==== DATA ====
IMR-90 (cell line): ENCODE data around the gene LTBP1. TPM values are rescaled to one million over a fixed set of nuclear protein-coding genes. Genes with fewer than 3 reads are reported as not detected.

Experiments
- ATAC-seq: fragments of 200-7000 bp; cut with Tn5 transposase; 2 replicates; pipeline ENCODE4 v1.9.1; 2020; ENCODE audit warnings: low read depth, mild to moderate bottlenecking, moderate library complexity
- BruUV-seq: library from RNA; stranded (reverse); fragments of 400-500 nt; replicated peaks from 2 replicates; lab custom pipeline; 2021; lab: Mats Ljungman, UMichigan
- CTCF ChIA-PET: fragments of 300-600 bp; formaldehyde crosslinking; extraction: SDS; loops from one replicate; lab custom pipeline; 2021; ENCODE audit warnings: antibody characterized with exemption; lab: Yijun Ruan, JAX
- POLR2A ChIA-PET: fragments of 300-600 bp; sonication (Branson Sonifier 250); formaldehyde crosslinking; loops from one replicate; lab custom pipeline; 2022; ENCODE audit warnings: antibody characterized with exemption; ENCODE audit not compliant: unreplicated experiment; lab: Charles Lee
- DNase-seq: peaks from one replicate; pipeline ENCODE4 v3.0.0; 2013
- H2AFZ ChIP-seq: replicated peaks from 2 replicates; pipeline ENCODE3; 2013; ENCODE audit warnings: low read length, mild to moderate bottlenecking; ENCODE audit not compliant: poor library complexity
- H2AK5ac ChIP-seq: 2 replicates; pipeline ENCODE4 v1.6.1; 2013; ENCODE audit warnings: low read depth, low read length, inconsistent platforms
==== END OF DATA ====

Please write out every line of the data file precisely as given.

IMR-90 (cell line): ENCODE data around the gene LTBP1. TPM values are rescaled to one million over a fixed set of nuclear protein-coding genes. Genes with fewer than 3 reads are reported as not detected.

Experiments
- ATAC-seq: fragments of 200-7000 bp; cut with Tn5 transposase; 2 replicates; pipeline ENCODE4 v1.9.1; 2020; ENCODE audit warnings: low read depth, mild to moderate bottlenecking, moderate library complexity
- BruUV-seq: library from RNA; stranded (reverse); fragments of 400-500 nt; replicated peaks from 2 replicates; lab custom pipeline; 2021; lab: Mats Ljungman, UMichigan
- CTCF ChIA-PET: fragments of 300-600 bp; formaldehyde crosslinking; extraction: SDS; loops from one replicate; lab custom pipeline; 2021; ENCODE audit warnings: antibody characterized with exemption; lab: Yijun Ruan, JAX
- POLR2A ChIA-PET: fragments of 300-600 bp; sonication (Branson Sonifier 250); formaldehyde crosslinking; loops from one replicate; lab custom pipeline; 2022; ENCODE audit warnings: antibody characterized with exemption; ENCODE audit not compliant: unreplicated experiment; lab: Charles Lee
- DNase-seq: peaks from one replicate; pipeline ENCODE4 v3.0.0; 2013
- H2AFZ ChIP-seq: replicated peaks from 2 replicates; pipeline ENCODE3; 2013; ENCODE audit warnings: low read length, mild to moderate bottlenecking; ENCODE audit not compliant: poor library complexity
- H2AK5ac ChIP-seq: 2 replicates; pipeline ENCODE4 v1.6.1; 2013; ENCODE audit warnings: low read depth, low read length, inconsistent platforms